this colony when no one else cared. In truth, many of his congregation on a Sunday
morning were there more for the good of their children’s education than for the sake of their own souls. This had rankled the Missionary at first, but later he learned to accept it and make the most of their
The Missionary’s charge was a small rural
district, just where the sugar belt gave way to cocoa. He conducted three services
every Sunday, none within a church. Two were held in C. M. School buildings, and the third under the stilt-mounted house of a faithful member. These were the beginnings. With his guidance
and his people’s enthusiasm, all that would change.
The Missionary’s thirty years in Trinidad were an exciting epoch. The
mid-1930's were a hard time, and he saw first hand the labour unrest that threatened to ignite the whole island. Then came a World War, and - more important - the American Bases.
Afterward, universal adult franchise, nationalism, a short-lived Federation, and finally Independence.
These had been years of swift and radical change,
and the Missionary had a well-defined role in all of it. His was the steadying
hand, the quiet voice of reason. His flock looked to him for guidance, and he
did not shirk. Churches were built, and congregations grew. Infants were baptised, grew up, sought Communion, fell in love, and came to be married. Scholars were accepted into Canadian universities, and came to enquire about everything. Families prospered. Students of Presbyterian Schools won Island
Scholarships. Children of cane-cutters studied abroad and returned as doctors
and lawyers. And the Missionary felt a part of all this.
A nation was being born, and the Missionary’s
role was clear. He was no idle bystander.
He was, in his minor way, a midwife at the delivery. But he paid a personal
price for this honour. He had foregone marriage, and he had lost touch with Canada. The former
had been a clear choice, and he accepted it. But the latter had been an accident,
and had happened in spite of his regular return trips every three years. And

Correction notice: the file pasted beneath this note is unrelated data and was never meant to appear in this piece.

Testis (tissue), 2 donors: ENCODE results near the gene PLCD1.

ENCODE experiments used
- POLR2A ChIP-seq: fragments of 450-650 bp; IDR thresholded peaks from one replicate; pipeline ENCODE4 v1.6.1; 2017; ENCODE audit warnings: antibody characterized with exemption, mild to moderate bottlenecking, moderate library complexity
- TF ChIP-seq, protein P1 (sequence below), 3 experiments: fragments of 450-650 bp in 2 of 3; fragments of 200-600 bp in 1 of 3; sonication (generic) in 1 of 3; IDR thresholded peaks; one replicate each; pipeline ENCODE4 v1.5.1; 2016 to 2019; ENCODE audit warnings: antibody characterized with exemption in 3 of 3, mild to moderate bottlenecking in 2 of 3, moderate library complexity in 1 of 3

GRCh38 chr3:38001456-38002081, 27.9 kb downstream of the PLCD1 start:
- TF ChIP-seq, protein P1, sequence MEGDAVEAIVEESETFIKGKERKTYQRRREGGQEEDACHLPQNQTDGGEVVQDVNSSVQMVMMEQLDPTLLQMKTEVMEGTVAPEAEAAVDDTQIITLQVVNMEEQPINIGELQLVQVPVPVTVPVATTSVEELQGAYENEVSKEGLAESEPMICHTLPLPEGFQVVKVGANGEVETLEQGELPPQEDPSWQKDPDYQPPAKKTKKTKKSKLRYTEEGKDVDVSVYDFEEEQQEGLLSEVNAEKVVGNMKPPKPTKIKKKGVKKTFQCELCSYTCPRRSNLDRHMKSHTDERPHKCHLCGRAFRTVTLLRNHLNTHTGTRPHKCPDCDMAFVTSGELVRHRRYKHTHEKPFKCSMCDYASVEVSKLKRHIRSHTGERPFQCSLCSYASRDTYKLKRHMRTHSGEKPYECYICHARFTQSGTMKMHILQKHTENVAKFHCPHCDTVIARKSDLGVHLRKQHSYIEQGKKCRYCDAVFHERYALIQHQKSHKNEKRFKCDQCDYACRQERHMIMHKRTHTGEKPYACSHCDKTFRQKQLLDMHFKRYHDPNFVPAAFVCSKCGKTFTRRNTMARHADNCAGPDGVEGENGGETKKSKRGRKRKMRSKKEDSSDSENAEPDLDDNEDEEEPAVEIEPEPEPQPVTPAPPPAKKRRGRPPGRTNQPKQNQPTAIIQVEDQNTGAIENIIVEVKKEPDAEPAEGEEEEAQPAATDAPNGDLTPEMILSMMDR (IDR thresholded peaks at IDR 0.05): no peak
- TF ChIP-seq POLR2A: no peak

it was because of this lost contact with his native land that the Missionary had viewed his coming sixtieth birthday with
Age 60 came, and with it came mandatory retirement
and a mandatory return to Canada. What the Missionary found in Toronto on his return unsettled him for the rest of his life. He was only in
the city for a few days, but that was enough. He knew, finally, that Canada was no longer his home.
And he knew that he was damned to live out his twilight years in an alien land which once was his birthplace.
The last twenty years had been difficult ones. The world changed
constantly, and there was no firm ground on which to stand. At first, he tried
to accommodate the changes. He tried to work with the adults, but could not. He tried to be a builder, as he had been in Trinidad. But there was nothing left to build in the mature church society of
Canada. No churches nor church-halls were needed. No guiding words
nor steadying hand were wanted. The buildings and the people all stood in place,
and the builder felt useless.
Next he turned
to the young, but again he was rebuffed. Youth was fleeing the Church in droves,
and did not want to be called back. He had even attended a peace rally once,
because he truly believed in peace. He had gone to give his support and encouragement
to Christ’s movement, as he saw it. But what he saw shocked and repulsed
him. Peace was the way, but surely this was not the way to peace.
So it was that his waning years became a slow,
digging-in process. He thought often of the island he loved, and wondered if
the winds of change were blowing there too. Resident as he was in the prairies,
he seldom met anyone from Trinidad. But
occasionally a student or a traveller would pass his way, bearing tidings of people and places dear to him. These infrequent visits were always a treat. And like a child,
he thought often of them and treasured them in his heart.
But the world is a cruel place, and not even
an old man’s memories are safe. As the 1970's melted into the 1980's, the
tales he heard were of a far different Trinidad than he had known. The talk now was of much money, and as much corruption. His visitors told of the breakup of families, the struggle over possessions, and the unending quest for
more and more. His first reaction had been disbelief, but deep down he knew it
must be true. In the end he responded in the only way his aging mind could: he
ignored the present and clung to the past.
roused himself from his reverie, and slowly wheeled his chair to the door. As
he crushed the newspaper, it protested noisily. He glanced down, and remembered
reporter was so brash, he thought. So brash and so self-assured. How could he ever know? How could he ever understand? He thinks of Canada as so fine, and of Trinidad as such a savage place. But it is better so. Better that he never know the truth. Better that he never appreciate the uncertainty of the last twenty years. Better that he never understand the anticipation of death, and the longing for snow on the canefields.